This spiritual light primarily consists in the former of these—viz., a real sense and apprehension of the divine excellency of things revealed in the Word of God. A spiritual and saving conviction of the truth and reality of these things arises from such a sight of their divine excellency and glory; so that this conviction of their truth is an effect and natural consequence of this sight of their divine glory. There is therefore in this spiritual light,

1. A true sense of the divine and superlative excellency of the things of religion; a real sense of the excellency of God and Jesus Christ, and of the work of redemption, and the ways and works of God revealed in the gospel. There is a divine and superlative glory in these things; an excellency that is of a vastly higher kind, and more sublime nature than in other things; a glory greatly distinguishing them from all that is earthly and temporal. He that is spiritually enlightened truly apprehends and sees it, or has a sense of it. He does not merely rationally believe that God is glorious, but he has a sense of the gloriousness of God in his heart. There is not only a rational belief that is holy, and that holiness is a good thing, but there is a sense of the loveliness of God's holiness. There is not only a speculative judging that God is gracious, but a sense how amiable God is upon that account, or a sense of the beauty of this divine attribute.

There is a twofold understanding or knowledge of good that God has made the mind of man capable of. The first, that which is merely speculative and notional; as when a person only speculatively judges that anything is, which, by the agreement of mankind, is called good or excellent, viz., that which is most to general advantage, and between which and a reward there is a suitableness, and the like. And the other is, that which consists in the sense of the heart: as when there is a sense of the beauty, amiableness, or sweetness of a thing; so that the heart is sensible of pleasure and delight in the presence of the idea of it. In the former is exercised merely the speculative faculty, or the understanding, strictly so called, or as spoken of in distinction from the will or disposition of the soul. In the latter, the will, or inclination, or heart is mainly concerned.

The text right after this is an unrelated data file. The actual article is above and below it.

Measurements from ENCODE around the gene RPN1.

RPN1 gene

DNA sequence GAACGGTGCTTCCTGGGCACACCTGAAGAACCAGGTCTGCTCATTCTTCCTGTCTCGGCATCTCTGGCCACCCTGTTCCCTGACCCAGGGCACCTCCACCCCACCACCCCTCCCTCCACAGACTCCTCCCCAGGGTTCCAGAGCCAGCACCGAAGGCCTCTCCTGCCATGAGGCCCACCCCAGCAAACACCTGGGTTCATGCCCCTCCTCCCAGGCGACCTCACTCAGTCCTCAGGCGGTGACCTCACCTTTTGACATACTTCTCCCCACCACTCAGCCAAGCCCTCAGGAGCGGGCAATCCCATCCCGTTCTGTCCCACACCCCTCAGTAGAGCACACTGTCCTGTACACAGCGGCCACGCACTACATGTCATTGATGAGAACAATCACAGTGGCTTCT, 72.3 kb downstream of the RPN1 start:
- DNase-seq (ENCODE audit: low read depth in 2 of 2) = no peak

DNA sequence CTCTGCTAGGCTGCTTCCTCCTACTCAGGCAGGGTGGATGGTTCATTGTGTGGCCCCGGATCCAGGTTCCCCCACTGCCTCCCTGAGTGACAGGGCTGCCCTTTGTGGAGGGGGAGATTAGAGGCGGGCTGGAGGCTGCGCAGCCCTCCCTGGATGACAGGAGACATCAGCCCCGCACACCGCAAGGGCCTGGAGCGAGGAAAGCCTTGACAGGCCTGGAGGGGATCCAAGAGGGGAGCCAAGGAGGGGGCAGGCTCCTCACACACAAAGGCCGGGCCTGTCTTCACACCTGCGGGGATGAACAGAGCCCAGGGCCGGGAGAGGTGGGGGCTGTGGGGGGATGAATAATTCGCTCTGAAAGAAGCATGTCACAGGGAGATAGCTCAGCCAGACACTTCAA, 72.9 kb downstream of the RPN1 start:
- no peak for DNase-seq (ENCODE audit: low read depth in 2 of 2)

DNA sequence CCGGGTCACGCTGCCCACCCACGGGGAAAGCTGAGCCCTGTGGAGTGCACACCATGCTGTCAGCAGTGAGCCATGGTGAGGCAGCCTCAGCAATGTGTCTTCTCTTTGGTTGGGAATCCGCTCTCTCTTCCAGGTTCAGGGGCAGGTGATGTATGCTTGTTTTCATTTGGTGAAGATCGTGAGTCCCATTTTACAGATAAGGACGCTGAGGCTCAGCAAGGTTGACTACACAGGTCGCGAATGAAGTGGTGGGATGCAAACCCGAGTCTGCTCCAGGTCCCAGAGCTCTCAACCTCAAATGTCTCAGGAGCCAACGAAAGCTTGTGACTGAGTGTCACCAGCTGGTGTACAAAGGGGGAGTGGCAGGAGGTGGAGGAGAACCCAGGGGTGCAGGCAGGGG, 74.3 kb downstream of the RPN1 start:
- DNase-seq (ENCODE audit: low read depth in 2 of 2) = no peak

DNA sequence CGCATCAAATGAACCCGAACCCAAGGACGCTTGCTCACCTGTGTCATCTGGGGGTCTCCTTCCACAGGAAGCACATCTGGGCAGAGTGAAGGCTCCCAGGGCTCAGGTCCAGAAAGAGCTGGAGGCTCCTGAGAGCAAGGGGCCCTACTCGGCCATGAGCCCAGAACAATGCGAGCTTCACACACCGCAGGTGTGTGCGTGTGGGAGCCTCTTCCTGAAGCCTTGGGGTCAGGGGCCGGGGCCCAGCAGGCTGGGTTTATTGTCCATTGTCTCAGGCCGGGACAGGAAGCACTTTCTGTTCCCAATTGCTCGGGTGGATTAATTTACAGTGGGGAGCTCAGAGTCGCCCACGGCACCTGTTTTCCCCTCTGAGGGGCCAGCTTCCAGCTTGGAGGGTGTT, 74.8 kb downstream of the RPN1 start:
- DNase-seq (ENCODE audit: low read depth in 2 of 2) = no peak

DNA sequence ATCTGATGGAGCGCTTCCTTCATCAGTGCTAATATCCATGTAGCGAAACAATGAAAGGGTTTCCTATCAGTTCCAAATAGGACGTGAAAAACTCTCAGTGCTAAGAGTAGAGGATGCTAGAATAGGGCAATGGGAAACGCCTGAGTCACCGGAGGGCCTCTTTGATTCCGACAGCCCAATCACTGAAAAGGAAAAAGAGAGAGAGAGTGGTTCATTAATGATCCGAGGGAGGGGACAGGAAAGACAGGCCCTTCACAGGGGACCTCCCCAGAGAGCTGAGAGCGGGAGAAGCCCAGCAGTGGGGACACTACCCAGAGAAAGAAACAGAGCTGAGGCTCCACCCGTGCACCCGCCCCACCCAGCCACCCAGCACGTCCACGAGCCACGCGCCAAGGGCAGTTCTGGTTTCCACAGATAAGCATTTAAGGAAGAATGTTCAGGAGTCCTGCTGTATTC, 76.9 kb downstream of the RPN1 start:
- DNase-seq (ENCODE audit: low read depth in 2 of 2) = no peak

Thus there is a difference between having an opinion that God is holy and gracious, and having a sense of the loveliness and beauty of that holiness and grace. There is a difference between having a rational judgment that honey is sweet, and having a sense of its sweetness. A man may have the former that knows not how honey tastes; but a man can not have the latter unless he has an idea of the taste of honey in his mind. So there is a difference between believing that a person is beautiful and having a sense of his beauty. The former may be obtained by hearsay, but the latter only by seeing the countenance. There is a wide difference between mere speculative rational judging anything to be excellent, and having a sense of its sweetness and beauty. The former rests only in the head, speculation only is concerned in it; but the heart is concerned in the latter. When the heart is sensible of the beauty and amiableness of a thing, it necessarily feels pleasure in the apprehension. It is implied in a person's being heartily sensible of the loveliness of a thing, that the idea of it is sweet and pleasant to his soul; which is a far different thing from having a rational opinion that it is excellent.